Thursday, September 13, 2007

What really matters

As we're entering the fire season here in southern California, I remember the first time we lived through it about four years ago. This photo shows the view from our back yard. By nightfall, the flames glowed through the smoke.

Watching the fire from my second-story bedroom window, I could see the bright orange-red flames outline the ridges. Every time I looked out the window, the fire seemed to be getting closer and closer. Then I heard that the homes higher up the hill than mine were being evacuated. Our street, only a few blocks south, was under voluntary evacuation. Jack was working late and I called him to come home. The police were guarding all the streets into our neighborhood and would let people leave but not to enter. Jack left his Jeep at the police barricade and snuck past them to walk the couple of miles to our home. We decided to pack our necessities into our car so we could be ready to leave if the authorities evacuated our street as well.

As we went through our house to grab what we needed, I realized that the things that I would pack if I were leaving town for the weekend—clothes, diapers, toothpaste, and such—was not the things I wanted to pack now. I wanted our family photos. I took the wedding photos off the wall—the ones that instantly transport me to that day when I looked into my husband’s eyes and saw the depth of his love as he recited the vows he wrote for me. I grabbed the photo albums that contained pictures of fun times with our friends, images of grandparents that had passed away, and portraits of our families throughout the years. I gathered up the discs that had all the digital snapshots we had taken the past year documenting Owen’s life.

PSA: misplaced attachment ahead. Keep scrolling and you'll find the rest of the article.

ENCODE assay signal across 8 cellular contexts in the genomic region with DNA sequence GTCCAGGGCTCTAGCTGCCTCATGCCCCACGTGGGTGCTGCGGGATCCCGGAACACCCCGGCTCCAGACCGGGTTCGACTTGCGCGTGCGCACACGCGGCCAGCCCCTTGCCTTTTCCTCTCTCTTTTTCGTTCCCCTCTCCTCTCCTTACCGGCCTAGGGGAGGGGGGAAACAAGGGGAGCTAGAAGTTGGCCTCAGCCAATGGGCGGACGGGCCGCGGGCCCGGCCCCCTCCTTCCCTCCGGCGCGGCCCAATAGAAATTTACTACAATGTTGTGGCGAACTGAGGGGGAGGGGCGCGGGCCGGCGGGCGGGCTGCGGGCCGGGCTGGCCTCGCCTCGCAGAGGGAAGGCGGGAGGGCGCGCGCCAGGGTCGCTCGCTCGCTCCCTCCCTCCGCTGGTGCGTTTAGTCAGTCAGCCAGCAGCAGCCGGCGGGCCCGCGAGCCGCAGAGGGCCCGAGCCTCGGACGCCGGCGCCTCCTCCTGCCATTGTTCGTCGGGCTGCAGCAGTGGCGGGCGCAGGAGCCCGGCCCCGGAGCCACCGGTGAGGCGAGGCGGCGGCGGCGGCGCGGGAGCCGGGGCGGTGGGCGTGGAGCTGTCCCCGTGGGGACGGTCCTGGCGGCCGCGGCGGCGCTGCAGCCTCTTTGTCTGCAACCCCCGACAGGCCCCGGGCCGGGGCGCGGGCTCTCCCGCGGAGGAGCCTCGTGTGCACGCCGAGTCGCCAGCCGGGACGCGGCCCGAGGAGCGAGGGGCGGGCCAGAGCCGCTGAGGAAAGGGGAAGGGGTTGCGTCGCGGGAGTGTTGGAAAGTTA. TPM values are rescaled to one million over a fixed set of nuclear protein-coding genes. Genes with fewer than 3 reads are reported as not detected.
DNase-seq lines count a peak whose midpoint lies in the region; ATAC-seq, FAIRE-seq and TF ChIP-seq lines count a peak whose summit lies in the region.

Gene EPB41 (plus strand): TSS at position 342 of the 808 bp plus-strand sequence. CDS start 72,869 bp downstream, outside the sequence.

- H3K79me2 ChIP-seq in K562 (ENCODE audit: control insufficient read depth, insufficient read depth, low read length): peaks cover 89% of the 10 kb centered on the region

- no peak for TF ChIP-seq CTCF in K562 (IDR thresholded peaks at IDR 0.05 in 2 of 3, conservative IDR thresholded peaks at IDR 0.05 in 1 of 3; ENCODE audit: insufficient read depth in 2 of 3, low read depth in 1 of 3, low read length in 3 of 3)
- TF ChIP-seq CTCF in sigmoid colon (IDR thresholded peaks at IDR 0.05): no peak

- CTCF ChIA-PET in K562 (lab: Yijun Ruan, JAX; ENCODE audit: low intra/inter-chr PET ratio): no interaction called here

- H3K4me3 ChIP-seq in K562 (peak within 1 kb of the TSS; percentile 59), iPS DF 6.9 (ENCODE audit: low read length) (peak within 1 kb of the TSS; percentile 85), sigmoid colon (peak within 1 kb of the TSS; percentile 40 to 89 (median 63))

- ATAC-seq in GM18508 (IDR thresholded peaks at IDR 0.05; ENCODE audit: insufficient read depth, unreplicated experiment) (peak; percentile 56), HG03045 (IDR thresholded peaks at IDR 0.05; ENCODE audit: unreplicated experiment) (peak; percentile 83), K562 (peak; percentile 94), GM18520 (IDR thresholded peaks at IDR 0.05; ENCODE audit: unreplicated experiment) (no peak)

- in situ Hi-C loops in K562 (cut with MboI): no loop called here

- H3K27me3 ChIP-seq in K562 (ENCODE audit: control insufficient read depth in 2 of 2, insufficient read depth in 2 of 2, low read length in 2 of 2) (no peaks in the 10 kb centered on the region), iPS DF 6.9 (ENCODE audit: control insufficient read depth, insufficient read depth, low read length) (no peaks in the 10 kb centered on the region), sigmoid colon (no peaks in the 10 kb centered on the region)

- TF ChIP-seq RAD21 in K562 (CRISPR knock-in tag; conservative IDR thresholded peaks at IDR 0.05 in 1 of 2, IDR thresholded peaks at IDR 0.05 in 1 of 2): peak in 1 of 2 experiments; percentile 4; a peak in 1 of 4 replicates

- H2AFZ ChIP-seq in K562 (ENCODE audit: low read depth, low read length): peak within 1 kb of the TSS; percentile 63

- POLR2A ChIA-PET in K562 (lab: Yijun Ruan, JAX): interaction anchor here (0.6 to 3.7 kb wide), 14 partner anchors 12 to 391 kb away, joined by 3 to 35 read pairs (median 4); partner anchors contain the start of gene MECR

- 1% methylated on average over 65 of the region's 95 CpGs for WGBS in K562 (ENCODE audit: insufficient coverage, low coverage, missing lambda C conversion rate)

It turned out that our street was never evacuated and no home on our part of the hillside was lost. Many weren't so lucky. Several homes and thousands of acres of woodland was burned. But that experience continues to serve as a poignant reminder of what is truly important. First, the safety of my family. I would have watched those precious photos burn rather than lose my husband or my son. Second, since we had time, we chose to save the most important items we had, and those were not the most expensive items we owned, but the most meaningful—our family photos.

Everything else is replaceable

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